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Story underplayed Vanderbilt’s role

Idle Hour, William K. Vanderbilt's summer estate in

Idle Hour, William K. Vanderbilt's summer estate in Oakdale, was completed in 1901. No expense was spared in its construction, with marble imported from Italy, imported woodwork accented with 24-carat gold leaf in the salon, elaborately carved screens and panels in lounges and drawing rooms, and ornate plasterwork adorning ceilings and walls. The mansion, with a final cost of more than $9.5 million, had 110 rooms. In 1968, when Dowling College became an independent, private liberal arts school, the mansion became the campus' main building. Photo Credit: Dowling College Library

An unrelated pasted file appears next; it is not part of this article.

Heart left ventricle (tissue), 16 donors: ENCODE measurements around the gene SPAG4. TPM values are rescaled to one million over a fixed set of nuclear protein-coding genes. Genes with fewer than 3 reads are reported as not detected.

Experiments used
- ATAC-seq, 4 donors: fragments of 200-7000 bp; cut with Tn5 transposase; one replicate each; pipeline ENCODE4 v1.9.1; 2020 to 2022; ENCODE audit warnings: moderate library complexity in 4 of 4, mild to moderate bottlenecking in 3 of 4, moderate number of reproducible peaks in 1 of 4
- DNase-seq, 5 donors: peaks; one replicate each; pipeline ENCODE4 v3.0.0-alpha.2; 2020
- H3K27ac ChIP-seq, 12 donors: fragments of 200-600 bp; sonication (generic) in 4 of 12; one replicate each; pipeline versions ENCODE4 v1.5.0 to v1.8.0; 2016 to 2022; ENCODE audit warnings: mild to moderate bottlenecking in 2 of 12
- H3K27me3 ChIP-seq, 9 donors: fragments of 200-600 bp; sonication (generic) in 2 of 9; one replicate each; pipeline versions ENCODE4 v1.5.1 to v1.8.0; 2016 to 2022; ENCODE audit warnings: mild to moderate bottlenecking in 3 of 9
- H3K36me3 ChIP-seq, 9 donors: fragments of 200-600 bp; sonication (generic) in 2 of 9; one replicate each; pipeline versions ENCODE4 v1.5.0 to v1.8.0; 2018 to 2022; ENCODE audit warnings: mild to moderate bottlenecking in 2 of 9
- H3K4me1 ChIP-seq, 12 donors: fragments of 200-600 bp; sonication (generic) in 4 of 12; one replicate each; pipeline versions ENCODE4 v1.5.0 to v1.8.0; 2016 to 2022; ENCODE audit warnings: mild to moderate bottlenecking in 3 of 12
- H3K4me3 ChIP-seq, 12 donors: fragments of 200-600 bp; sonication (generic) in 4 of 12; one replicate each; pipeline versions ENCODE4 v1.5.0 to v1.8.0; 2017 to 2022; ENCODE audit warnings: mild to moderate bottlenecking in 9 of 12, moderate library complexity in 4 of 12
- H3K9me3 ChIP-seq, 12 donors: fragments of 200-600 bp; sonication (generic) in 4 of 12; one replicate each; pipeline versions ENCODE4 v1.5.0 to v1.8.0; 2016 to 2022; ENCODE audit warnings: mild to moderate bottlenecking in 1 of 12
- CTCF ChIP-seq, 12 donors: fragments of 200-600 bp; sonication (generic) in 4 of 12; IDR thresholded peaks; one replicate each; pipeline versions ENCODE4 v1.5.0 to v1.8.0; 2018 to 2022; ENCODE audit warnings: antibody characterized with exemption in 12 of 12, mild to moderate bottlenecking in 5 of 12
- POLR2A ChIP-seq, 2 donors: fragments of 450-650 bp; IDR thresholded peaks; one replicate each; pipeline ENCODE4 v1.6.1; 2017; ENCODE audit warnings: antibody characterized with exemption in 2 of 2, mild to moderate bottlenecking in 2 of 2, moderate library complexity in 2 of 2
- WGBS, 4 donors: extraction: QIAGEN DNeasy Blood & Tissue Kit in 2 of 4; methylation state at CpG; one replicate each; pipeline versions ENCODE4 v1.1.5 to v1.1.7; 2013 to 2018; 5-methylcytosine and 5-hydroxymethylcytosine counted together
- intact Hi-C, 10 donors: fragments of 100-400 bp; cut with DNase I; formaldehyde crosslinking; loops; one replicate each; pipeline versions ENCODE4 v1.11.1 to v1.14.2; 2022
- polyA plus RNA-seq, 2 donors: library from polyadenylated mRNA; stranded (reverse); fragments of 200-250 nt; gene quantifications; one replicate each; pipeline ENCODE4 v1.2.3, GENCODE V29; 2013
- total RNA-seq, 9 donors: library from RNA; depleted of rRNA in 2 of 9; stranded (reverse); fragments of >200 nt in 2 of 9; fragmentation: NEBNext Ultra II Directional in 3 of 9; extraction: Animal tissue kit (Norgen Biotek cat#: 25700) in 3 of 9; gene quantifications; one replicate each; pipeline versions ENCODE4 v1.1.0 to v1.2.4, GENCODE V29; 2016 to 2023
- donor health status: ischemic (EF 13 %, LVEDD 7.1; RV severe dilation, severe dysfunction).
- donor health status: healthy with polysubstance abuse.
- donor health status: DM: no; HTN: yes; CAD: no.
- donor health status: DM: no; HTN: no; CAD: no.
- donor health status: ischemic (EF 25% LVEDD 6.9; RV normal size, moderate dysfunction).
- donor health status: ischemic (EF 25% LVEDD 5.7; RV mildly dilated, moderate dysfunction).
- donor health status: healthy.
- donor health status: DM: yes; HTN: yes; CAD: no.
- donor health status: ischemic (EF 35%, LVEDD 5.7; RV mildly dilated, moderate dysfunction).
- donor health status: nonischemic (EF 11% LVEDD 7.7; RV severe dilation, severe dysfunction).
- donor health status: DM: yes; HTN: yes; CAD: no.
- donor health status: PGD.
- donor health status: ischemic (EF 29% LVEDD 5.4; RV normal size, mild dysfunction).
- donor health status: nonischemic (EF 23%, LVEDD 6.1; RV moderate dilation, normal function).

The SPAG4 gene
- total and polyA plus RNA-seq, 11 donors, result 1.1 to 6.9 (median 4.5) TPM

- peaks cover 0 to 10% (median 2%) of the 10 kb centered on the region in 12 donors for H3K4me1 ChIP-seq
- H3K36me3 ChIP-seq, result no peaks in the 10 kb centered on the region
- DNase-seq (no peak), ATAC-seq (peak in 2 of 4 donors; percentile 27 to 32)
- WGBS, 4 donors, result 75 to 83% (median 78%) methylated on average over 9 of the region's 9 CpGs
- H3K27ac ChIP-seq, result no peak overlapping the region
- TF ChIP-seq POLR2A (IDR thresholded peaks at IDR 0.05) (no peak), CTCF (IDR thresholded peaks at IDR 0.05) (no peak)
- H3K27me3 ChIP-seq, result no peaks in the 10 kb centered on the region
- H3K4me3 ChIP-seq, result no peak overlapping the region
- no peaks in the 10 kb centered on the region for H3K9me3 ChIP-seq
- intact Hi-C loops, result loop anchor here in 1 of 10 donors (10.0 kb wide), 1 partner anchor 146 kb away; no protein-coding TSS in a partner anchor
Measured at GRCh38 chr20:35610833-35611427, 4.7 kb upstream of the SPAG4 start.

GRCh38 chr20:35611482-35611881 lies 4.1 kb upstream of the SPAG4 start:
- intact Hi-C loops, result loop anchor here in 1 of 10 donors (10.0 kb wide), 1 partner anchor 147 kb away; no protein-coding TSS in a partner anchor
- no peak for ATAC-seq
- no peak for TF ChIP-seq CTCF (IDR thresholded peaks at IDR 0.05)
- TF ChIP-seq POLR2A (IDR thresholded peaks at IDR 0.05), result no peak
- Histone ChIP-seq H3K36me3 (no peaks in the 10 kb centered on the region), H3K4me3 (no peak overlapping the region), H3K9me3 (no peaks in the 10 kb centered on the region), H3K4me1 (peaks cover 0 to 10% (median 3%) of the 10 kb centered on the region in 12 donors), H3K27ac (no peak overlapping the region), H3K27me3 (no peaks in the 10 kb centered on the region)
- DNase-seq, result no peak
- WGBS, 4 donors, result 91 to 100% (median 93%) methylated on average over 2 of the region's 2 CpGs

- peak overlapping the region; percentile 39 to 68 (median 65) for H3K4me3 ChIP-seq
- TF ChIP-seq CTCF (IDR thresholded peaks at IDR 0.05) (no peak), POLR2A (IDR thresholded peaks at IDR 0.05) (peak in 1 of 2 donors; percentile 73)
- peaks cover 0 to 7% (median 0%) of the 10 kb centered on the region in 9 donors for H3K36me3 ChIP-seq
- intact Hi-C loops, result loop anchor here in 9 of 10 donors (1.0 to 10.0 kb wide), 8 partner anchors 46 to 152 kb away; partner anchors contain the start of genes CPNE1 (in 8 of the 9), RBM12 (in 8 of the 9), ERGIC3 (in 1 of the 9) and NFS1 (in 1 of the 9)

Story underplayed Vanderbilt’s role

The story “A window to the past” [LI Life, April 16] explored the history of the Long Island Motor Parkway and the recent discovery of a trove of documents, maps and tools used in its construction. William K. Vanderbilt II was mentioned as the “parkway’s primary patron.”

Vanderbilt, a resident of Centerport, was more than the primary patron. He conceived, financed and built the famous road, known originally as the Vanderbilt Motor Parkway. It was the world’s first highway built exclusively for automobiles. Without him, the parkway would never have happened.

It’s disappointing that the story did not fully recognize the significance of his contribution.

Terrence Pearsall,Yaphank

Editor’s note: The writer is a trustee of the Suffolk County Vanderbilt Museum.